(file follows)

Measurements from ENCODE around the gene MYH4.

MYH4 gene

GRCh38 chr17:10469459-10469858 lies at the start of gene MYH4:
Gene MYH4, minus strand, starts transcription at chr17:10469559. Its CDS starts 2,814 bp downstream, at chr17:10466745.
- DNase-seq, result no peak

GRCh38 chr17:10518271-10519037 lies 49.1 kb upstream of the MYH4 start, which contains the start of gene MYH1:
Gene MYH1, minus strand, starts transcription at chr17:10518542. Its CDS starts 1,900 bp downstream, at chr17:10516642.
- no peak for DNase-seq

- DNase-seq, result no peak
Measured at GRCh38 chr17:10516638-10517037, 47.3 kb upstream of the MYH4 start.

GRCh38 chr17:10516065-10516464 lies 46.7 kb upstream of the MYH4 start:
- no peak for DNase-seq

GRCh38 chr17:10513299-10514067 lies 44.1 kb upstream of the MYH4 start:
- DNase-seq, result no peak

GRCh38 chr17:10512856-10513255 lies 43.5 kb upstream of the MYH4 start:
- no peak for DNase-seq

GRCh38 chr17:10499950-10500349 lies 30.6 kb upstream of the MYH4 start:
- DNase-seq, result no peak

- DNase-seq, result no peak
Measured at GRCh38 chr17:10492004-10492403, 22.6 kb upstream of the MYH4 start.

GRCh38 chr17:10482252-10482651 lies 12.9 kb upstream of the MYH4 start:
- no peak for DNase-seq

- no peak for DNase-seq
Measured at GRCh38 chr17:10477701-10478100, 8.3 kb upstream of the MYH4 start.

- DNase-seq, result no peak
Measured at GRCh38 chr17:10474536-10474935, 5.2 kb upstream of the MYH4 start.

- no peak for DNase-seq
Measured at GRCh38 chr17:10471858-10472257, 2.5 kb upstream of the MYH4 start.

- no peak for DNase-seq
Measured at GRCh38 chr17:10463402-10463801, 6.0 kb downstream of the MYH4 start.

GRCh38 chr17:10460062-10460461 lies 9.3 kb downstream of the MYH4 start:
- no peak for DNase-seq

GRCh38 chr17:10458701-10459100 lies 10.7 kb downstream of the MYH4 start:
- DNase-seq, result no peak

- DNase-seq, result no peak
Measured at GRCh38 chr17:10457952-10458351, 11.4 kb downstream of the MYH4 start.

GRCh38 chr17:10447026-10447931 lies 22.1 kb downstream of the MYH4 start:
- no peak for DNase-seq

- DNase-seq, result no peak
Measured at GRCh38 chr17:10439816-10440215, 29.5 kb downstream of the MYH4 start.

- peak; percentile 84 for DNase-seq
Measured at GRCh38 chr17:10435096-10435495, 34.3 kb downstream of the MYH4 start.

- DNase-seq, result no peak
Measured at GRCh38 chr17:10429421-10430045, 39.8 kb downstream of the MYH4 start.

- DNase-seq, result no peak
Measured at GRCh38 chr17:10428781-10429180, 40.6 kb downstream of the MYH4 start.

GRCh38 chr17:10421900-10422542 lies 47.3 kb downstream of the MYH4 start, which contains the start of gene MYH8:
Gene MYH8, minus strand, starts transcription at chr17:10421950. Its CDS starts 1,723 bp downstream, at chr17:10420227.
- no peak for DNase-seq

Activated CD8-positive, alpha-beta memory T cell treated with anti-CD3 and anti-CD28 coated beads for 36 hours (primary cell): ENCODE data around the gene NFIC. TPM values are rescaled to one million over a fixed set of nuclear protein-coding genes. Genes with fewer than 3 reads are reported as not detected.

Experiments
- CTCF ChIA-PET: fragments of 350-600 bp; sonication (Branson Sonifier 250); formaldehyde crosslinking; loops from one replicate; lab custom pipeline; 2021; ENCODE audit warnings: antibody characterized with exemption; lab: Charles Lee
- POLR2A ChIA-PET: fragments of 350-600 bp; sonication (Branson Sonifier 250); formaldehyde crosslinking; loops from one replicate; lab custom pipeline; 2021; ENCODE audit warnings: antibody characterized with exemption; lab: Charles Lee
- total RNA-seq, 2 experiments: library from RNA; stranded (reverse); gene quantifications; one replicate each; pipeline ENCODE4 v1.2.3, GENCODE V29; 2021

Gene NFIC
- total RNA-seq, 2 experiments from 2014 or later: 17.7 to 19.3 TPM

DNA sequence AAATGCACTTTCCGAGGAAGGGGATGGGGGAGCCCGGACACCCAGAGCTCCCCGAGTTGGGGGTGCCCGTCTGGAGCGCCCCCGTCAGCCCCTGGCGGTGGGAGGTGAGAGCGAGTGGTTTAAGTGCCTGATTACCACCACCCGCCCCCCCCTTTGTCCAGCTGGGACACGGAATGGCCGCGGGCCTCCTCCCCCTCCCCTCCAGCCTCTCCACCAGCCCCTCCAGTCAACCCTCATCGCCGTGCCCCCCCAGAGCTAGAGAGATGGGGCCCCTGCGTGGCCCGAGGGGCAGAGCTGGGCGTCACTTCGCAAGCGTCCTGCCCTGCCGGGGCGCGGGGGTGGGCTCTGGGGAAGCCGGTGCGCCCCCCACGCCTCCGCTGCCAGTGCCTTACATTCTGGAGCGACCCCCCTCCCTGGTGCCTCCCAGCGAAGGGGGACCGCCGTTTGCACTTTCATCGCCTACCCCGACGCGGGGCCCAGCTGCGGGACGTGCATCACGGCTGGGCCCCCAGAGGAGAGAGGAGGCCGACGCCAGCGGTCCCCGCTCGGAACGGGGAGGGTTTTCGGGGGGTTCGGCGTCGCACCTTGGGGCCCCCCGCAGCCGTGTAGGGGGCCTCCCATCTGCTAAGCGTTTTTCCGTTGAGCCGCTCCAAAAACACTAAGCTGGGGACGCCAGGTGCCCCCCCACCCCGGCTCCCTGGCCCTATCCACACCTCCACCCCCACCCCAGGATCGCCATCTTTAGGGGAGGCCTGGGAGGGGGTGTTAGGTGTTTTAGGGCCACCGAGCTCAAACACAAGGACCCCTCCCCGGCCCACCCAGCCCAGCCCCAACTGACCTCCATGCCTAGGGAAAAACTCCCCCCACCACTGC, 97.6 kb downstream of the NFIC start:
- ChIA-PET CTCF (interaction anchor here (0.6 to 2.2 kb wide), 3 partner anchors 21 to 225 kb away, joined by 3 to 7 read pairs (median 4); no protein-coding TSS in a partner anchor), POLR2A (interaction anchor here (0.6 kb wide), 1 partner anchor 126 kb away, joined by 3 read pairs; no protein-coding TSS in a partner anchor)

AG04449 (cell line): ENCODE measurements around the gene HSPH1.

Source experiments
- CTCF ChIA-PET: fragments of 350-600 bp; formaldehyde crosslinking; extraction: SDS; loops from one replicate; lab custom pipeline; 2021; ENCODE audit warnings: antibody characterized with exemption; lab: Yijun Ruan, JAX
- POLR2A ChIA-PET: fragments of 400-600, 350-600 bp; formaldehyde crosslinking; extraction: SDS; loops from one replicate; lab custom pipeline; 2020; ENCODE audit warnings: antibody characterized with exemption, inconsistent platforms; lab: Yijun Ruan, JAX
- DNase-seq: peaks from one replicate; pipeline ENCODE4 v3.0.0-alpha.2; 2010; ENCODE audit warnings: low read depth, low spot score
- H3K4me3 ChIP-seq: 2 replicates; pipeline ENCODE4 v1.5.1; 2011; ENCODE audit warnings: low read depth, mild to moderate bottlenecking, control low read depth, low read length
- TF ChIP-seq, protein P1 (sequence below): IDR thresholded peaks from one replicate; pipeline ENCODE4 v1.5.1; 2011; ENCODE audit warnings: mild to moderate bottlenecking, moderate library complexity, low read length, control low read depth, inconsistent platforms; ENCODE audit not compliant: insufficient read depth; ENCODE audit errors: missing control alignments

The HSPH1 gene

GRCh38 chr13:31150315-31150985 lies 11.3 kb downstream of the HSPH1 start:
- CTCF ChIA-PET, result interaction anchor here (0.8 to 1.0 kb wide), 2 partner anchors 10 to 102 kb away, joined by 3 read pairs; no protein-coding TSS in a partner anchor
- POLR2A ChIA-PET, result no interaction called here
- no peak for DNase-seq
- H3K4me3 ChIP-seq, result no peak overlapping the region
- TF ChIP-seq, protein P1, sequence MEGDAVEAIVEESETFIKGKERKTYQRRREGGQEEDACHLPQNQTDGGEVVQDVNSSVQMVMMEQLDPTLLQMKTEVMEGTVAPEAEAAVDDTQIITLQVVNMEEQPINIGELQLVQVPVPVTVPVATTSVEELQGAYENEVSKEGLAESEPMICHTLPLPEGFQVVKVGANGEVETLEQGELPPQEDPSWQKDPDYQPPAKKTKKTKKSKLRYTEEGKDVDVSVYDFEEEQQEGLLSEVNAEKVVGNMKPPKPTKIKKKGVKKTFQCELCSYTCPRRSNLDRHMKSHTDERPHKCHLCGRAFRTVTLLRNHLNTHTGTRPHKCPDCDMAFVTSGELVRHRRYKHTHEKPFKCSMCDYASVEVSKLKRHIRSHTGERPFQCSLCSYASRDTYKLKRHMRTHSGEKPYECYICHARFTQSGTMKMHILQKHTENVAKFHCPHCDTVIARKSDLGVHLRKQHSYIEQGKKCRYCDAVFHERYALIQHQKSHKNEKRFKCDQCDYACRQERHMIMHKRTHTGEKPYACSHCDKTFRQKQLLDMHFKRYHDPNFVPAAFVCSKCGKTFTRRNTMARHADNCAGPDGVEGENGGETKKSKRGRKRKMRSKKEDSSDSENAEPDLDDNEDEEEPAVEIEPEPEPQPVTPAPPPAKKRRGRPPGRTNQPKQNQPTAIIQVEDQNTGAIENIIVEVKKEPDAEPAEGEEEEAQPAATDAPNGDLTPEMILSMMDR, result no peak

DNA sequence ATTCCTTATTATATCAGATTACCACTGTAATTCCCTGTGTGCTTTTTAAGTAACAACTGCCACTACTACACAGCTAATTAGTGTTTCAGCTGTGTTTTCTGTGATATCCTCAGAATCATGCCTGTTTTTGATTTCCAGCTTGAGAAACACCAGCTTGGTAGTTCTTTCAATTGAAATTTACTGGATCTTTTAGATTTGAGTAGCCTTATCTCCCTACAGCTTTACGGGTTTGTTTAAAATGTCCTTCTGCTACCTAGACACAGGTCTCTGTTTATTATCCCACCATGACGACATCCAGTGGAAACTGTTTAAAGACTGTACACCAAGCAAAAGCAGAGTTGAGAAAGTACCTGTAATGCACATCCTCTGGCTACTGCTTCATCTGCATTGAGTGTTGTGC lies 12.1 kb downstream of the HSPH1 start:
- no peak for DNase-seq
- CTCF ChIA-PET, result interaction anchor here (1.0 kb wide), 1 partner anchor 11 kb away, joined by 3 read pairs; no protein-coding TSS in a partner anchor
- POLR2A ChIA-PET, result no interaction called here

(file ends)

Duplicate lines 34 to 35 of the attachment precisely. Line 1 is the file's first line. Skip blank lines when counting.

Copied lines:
- DNase-seq, result no peak

- DNase-seq, result no peak